Purified water is made in a variety of ways, including filtration, ultraviolet sterilization (UV), and carbon filtration. All of these processes remove bacteria, algae, parasites, and traces of metal from water. It also removes fluoride, which is typically added to tap water to prevent tooth decay. However, it still contains some minerals, so it tastes better than distilled water. Additionally, it is easy to make at home or you can buy a water filter from companies like PUR and Brita.

Distilled vs. Purified Water: How Are They Used?

Now that we understand the differences between these two types of water, let us examine how they are used in daily life.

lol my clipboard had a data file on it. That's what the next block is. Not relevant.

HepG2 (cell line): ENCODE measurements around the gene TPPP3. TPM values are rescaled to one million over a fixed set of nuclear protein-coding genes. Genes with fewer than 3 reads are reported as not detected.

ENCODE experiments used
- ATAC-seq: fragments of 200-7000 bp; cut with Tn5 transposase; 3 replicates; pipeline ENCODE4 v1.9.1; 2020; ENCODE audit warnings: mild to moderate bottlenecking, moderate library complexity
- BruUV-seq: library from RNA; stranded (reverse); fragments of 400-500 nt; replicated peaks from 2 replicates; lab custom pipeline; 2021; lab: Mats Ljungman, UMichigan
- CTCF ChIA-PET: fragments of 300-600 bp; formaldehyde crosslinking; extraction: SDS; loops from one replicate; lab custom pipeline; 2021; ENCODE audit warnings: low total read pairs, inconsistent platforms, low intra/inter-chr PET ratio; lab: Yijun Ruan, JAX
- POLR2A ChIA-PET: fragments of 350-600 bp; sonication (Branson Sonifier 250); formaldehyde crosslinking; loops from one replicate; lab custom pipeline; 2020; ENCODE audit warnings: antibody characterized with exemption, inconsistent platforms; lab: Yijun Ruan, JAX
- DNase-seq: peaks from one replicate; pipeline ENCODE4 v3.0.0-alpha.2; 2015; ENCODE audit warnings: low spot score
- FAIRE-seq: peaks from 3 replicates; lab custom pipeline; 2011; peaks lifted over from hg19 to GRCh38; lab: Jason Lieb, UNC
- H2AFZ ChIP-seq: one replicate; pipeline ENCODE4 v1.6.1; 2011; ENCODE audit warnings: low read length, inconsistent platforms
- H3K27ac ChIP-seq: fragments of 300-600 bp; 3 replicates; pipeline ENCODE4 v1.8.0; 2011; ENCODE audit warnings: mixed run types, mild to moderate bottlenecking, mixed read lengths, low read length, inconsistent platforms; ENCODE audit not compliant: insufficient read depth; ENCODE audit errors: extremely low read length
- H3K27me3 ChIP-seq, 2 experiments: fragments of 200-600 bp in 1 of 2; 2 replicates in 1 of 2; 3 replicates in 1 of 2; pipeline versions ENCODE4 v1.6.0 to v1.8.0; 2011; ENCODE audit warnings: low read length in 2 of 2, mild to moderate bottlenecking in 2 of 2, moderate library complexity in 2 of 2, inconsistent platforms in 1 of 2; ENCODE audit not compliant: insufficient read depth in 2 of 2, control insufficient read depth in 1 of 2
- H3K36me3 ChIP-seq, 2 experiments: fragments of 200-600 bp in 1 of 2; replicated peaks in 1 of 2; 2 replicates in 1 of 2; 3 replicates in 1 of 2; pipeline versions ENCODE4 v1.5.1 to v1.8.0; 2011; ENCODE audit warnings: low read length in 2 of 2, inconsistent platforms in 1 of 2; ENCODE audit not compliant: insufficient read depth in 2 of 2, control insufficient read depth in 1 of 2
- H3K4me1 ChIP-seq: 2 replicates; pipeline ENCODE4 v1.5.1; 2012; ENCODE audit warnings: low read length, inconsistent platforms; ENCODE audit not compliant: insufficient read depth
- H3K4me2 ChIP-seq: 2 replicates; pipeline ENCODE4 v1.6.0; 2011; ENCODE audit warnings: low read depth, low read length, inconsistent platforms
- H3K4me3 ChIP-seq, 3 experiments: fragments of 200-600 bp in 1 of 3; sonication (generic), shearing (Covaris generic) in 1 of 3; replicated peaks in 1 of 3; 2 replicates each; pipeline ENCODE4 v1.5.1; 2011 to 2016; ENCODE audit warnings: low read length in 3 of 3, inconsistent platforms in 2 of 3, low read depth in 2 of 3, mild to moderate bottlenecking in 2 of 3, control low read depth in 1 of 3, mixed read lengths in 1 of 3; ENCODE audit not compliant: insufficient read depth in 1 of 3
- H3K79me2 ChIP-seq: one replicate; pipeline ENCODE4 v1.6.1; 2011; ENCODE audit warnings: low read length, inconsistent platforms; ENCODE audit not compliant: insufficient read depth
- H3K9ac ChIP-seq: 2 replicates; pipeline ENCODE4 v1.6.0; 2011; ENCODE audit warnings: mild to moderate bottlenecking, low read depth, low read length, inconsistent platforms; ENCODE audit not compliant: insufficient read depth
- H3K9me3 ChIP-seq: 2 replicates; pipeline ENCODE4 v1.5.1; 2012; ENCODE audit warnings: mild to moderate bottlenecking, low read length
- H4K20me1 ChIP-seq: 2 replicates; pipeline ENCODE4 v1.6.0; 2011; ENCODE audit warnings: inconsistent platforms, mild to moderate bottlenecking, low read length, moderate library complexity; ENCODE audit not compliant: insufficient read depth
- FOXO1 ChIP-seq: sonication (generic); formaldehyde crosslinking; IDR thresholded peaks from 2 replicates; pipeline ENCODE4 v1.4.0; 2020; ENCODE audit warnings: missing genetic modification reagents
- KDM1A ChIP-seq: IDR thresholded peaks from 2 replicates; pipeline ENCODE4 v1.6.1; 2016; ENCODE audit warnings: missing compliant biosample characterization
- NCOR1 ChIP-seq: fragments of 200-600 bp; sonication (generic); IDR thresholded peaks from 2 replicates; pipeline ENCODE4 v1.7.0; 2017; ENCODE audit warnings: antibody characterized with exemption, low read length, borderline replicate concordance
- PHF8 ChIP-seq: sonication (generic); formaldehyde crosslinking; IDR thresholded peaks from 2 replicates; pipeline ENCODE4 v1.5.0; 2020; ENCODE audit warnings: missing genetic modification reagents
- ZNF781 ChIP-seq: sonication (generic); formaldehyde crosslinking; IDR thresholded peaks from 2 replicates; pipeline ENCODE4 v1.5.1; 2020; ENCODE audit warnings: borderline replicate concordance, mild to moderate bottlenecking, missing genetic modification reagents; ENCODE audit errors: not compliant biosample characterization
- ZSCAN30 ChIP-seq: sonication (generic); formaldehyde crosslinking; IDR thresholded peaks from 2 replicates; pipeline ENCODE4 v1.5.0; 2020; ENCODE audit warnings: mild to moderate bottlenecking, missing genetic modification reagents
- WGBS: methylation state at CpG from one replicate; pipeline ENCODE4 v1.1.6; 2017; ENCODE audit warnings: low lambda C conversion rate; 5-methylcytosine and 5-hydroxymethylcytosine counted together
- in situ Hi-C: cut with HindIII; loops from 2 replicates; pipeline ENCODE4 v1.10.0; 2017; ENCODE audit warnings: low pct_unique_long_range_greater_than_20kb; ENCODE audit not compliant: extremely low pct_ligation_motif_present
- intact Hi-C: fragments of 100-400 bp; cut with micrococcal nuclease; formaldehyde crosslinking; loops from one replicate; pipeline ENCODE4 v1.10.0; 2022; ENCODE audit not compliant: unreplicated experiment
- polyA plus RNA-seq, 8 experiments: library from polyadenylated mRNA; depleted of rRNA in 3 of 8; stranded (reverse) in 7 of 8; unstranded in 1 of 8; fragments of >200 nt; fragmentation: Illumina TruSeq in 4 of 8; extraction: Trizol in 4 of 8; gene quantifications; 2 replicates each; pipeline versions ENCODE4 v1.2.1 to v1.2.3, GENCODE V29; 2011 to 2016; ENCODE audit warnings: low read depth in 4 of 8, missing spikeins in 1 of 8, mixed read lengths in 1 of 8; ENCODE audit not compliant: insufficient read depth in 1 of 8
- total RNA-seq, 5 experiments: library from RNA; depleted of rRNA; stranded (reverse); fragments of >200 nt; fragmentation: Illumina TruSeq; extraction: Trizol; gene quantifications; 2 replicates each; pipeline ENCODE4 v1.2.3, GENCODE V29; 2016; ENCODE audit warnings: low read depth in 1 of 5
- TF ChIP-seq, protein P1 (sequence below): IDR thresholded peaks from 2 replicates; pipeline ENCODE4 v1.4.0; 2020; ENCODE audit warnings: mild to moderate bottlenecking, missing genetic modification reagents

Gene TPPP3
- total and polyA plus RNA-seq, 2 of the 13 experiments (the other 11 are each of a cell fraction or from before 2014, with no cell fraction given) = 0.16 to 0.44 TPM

Distilled Water

If you live in an area with tap water that does not taste good or has been compromised, distilled water is an excellent choice. However, since it contains no minerals, including chlorine, you will have to get those minerals in other ways and take extra good care of your teeth. In some ways, distilled water can be too pure for consumption because literally everything is cleaned out of the water.

However, its pure state is why it is the preferred choice for medical facilities. You can also use this water around the house. Distilled water is great in steam irons, humidifiers, and CPAP machines. The cleanness of distilled water prevents the mineral scale buildup in these appliances. If you are making DIY beauty or health products, distilled water is the best kind of water to use. Artists often use distilled water in painting, particularly watercolor, because of its purity.

Purified Water